Inadvertent omnivore

Inadvertent omnivore

Last words past and present at newscientist.com/lastword THE LAST WORD Inadvertent omnivore I’m unsure if this is more philosophy than science, but i...

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Last words past and present at newscientist.com/lastword

THE LAST WORD Inadvertent omnivore I’m unsure if this is more philosophy than science, but is it wrong for a vegetarian to eat a meat-eating plant?

n No, it’s not. A vegetarian is someone who doesn’t personally consume certain animal products. But such products can make their way into any plant through the soil it grows in. The person eating the plant isn’t responsible for its food chain, and cannot easily determine what conditions it developed in. Karina Robertus Richmond Hill, Ontario, Canada n Carnivorous plants such as the Venus flytrap and pitcher plant are effectively using the bodies of their prey to manufacture their own fertiliser. From this perspective, there isn’t much difference between eating one of these plants and eating a plant fertilised with animal by-products such as bone, blood or fishmeal. These fertilisers are often used in organic farming. Some vegans refuse to eat vegetables produced in this manner. By the way, while I don’t think anyone has ever put one in their salad, the digestive juices of a pitcher plant are said to be sweet and refreshing, at least for desperate travellers in the jungle. Stephen Jorgenson-Murray Frankfurt, Germany

in which all of the vegetables are “fish-eating”. He digs a trench and then goes fishing for a day to fill it with carp from the Murray river. Then he tops it up with soil, before finally plants seeds or seedlings. His crops are much better than most “vegetarian” vegetables. However, as the fish are killed purely to feed the vegetables, I have concluded that his crops are not suitable for vegetarians. Jan Horton West Launceston, Tasmania, Australia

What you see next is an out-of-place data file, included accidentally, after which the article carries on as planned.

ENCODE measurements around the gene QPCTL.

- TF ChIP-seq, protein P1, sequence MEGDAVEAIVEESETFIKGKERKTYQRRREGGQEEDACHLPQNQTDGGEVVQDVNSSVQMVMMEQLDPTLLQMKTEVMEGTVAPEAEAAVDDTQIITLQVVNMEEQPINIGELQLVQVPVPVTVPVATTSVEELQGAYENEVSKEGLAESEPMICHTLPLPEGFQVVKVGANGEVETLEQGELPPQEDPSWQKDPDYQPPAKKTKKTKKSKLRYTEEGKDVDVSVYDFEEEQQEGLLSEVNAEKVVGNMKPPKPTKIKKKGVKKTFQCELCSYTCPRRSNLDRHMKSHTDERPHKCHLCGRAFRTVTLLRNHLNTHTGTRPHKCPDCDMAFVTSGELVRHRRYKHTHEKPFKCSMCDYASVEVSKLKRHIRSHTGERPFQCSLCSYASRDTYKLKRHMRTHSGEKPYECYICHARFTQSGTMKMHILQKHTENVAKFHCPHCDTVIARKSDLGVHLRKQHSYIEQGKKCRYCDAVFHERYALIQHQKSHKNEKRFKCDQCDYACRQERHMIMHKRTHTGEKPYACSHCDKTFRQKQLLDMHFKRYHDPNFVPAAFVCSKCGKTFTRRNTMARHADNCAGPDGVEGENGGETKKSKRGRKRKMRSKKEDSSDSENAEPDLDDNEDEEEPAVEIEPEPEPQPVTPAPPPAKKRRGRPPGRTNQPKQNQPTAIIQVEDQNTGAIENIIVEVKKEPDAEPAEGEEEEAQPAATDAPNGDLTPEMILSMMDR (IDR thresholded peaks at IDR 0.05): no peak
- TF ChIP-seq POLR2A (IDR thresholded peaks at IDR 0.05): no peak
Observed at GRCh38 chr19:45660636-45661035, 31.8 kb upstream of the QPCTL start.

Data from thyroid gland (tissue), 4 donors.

Woolly ideas On a recent visit to Peru, I went to a street market and bought a sweater billed as being made of alpaca wool. Whenever I take it off, it crackles with static electricity. I had thought that this could not happen with a natural fibre like wool, but would need an insulating material like a synthetic fibre. I am not so naive as to believe that the sweater is pure alpaca, but what proportion of synthetic fibre would it need to produce the crackles I experience?

n My brother in South Australia maintains a magnificent garden

n None. Even the purest alpaca, like any other wool or fur, will accumulate electric charge that causes sparking if it is dry enough. Almost all natural fibres will spark if rubbed, although synthetic fibres generally do so more readily. You may observe this inadvertently if you stroke a cat when the humidity is low. The build-up of static can produce sparks that sting its ears or nose

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and leave you with a scratch or a bite. Antony David London, UK n Static becomes a problem when there is a lack of moisture in the air. On a damp day, even polyester won’t crackle. In drier conditions, the water-absorbing properties of fibres come into play, and polyester will suffer more than, say, cotton. Overall, animal hair readily absorbs water. However, the scales on each hair’s surface are nonabsorbent and form a mostly waterproof layer. We enjoy this property: on a drizzly day, a wool sweater still feels dry, even as moisture accumulates. Martin Bide Department of textiles, fashion merchandising and design, University of Rhode Island, US

nearer the end, after millions of years of competition in which the largest tended to win. But when things went wrong, the biggest species also died out fastest. It then took the mammals perhaps 20 to 40 million years to produce land giants, and theirs were smaller than the biggest dinosaurs. That might be because there was less oxygen in the air at the time. In another 120 million years, mammals might beat the dinosaurs – except that extreme size is no advantage against guns and other human technology. We may be what stops land animals from ever rivalling the dinosaurs. Jon Richfield Somerset West, South Africa

This week’s questions SKIPPING TIME

Big beasts After the dinosaurs died out, why didn’t the remaining animals grow as big as dinosaurs again?

n Most dinosaurs weren’t particularly large, especially if we count birds. Also, the largest animal we know of is alive today: the blue whale. Still, dinosaurs were the giants on land. Mammals became dominant only in the past 65 million years or so, after dinosaurs had lasted more than 180 million years, almost three times as long. Generally, the giants evolved

My 9-year-old son and I have noticed that skipping seems like a more efficient form of locomotion than jogging. It is quicker, less tiring and hurts the knees less. Are we imagining this or is there an explanation? And can we make it socially acceptable for me to skip around our neighbourhood? Ken and Ronan Smith St Catharines, Ontario, Canada MOLAR TWINGE

What is that weird feeling I get when I place a metal spoon on my teeth? Michael Airs Uralla, New South Wales, Australia